Cycle-splaining Made Easy

Our friend and resident of the Cold Dark North, Hannah Reynolds has just launched her new book - 1001 Cycling Tips - a smorgasbord of tips to save you the bother of man-splaining, woman-splaining or just cycle-splaining the basics to any unsuspecting punter. There's something for everyone. Hannah tells us a story about how she came up with the idea for the book:

I saw ‘cycle-splaining’ as a phrase on twitter for the first time recently – the idea that someone is dishing out unwanted or unwarranted cycling advice. The phrase might be relatively new but the activity is anything but.


In some ways I am a cycle-splainer by trade. I spent years writing mainly useful but sometimes I admit sanctimonious cycling fitness advice in the pages of Cycling Weekly. When I’m guiding I drop a piece of cycle-splaining every other sentence. Now I’ve written a book dedicated to the cause of cycle-splaining – 1001 Cycling Tips.


But, hopefully if you bothered to buy a magazine, or sign up for a cycling holiday or even buy my book you were looking for and happy to receive advice. The annoyance is when the advice is unsolicited or mis-placed.

In the book I mention the story of pro-cyclist Mara Abbot, she was buying flats for her commuting bike and the guy in the shop told her to give cleats a try. She pointed out to him with irritation that she knew all about cleats, having used them to ride the Olympic road race. This is possibly one of the world’s finest examples of cycle-splaining and man-splaining. They frequently over-lap.

Although it’s not just men. I once came up to the lip of a drop where two women were stood at the edge looking over. I assumed that they were nervous and hesitant so I stopped to point out a good line. I had actually interrupted a coaching session. I felt like an idiot and apologised profusely. Thankfully I managed to ride the drop cleanly without making a further dick of myself.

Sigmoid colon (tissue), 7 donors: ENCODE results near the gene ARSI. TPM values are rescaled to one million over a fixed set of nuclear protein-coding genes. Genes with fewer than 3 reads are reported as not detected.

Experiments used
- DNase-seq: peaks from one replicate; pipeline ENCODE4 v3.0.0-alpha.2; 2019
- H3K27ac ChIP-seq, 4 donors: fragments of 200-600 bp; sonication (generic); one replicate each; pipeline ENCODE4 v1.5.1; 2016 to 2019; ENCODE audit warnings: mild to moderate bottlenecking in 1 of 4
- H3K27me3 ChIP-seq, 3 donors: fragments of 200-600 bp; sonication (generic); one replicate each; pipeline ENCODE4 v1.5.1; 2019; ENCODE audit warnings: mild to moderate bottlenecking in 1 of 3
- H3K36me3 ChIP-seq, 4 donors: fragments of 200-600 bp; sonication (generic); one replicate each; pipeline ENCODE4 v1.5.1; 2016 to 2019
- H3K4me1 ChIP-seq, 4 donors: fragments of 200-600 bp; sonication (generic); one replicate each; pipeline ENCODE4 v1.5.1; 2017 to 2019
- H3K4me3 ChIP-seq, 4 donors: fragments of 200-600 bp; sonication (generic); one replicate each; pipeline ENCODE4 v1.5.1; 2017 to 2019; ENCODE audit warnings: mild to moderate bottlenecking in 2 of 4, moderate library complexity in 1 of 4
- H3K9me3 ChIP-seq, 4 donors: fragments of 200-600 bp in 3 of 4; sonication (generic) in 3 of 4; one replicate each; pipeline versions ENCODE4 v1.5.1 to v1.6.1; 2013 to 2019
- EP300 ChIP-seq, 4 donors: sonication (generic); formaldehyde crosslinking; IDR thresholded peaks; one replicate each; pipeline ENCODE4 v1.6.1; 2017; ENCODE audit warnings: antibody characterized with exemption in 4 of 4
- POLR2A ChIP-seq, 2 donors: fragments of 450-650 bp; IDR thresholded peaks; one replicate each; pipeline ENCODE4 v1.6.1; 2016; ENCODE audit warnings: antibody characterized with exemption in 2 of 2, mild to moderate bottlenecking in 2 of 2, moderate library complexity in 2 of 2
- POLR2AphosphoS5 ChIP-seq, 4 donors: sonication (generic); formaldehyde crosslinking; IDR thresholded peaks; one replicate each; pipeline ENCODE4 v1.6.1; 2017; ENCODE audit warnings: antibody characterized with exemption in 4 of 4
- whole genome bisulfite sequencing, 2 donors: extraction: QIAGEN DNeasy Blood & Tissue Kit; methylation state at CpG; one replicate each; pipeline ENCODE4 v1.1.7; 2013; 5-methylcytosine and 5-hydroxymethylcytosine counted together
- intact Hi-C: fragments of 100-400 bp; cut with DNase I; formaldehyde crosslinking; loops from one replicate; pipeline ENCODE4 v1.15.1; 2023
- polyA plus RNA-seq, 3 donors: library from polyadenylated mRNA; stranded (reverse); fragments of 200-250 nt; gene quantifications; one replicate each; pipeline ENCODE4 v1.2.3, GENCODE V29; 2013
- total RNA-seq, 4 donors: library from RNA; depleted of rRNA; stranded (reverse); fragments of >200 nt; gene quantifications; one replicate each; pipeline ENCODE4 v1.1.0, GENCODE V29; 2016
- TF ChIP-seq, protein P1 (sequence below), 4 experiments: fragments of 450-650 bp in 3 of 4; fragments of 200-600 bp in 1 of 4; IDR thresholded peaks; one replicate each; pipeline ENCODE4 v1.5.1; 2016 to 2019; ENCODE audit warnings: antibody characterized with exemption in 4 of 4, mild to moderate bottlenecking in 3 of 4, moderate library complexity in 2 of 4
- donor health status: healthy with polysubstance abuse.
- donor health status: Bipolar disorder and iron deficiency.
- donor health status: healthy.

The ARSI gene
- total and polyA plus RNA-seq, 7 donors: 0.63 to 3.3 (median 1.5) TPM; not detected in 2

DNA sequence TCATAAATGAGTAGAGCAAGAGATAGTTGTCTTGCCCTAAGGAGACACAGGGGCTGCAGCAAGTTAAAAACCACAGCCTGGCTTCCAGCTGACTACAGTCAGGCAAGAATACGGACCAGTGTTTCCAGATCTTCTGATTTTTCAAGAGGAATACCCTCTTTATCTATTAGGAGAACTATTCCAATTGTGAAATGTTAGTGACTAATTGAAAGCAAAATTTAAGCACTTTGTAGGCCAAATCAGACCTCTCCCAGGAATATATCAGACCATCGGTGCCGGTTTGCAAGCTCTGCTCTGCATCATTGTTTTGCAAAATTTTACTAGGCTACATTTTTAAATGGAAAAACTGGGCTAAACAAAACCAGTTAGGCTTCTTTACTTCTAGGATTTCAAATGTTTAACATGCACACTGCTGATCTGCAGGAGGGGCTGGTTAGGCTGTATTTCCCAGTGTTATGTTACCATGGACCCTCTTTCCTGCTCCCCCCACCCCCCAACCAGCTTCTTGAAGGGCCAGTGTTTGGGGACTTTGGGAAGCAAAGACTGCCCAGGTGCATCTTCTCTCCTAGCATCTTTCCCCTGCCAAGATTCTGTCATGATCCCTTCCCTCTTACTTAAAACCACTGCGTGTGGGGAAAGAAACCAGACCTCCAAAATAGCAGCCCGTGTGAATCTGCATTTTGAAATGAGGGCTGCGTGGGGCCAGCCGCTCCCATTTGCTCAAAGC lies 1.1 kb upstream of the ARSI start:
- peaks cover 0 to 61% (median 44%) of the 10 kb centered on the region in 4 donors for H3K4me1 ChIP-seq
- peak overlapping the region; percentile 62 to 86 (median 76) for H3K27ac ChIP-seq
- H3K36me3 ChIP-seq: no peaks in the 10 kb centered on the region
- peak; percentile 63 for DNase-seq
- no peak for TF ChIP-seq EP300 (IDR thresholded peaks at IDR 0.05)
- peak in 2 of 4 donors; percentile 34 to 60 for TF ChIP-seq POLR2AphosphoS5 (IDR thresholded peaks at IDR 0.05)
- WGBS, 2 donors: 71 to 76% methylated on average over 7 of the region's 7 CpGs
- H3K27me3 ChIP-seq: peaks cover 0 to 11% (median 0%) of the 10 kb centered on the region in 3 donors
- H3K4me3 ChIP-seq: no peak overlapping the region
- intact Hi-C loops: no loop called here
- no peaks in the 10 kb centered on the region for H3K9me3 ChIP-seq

People cycle-splain for all sorts of reasons – the most unpleasant is to show off their own knowledge or superiority, the most genuine is because they love cycling and they want to help the person they are speaking to have a better experience.


When I first started cycling I was lucky enough to meet some passionate cycle-splainers who were also genuinely talented riders and experts. I spent years being shoved back onto the wheel and physically man-handled around a bunch to learn how to stay in the sweet-spot out the wind. I sucked up a lot of cycle-splaining and those early years were what got me into racing and into the career I’m in now.

I spent five-years sat next to a cycle-splainer at work – yes, I am looking at you Richard Hallet – but I’m still using and passing on a lot of his advice. Only occasionally did colleagues want to cause grievous bodily harm when forced to listen to yet another explanation of ‘correct’ bike set up or how to perfectly a pace a ‘10’.


Mostly I enjoy being cycle-splained to, when it is an opportunity to learn. However I met a client on a trip once who rejected my offer of help with his bike and then when on to tell me at great length about correct saddle positioning quoting an article I had written!


And another one - I was at a cyclocross race recently and having not raced for ten years and got fat and unfit I didn’t acquit myself very well. But I still felt very insulted by the man who told me that ‘ you need to practice riding in the mud, don’t worry you will get used to it’. Er, hello, I was south of England champion once, don’t you know!


But back to my point, cycle-splaining itself can be a good thing, it shares the knowledge and the joy of cycling and can help people avoid painful, dangerous or embarrassing mistakes. Just check your audience before diving in.


Hannah's book is available from Vertebrae Publishing and, at the time of writing, has a tidy 20% off the retail price too. Click on the picture below to go straight there.



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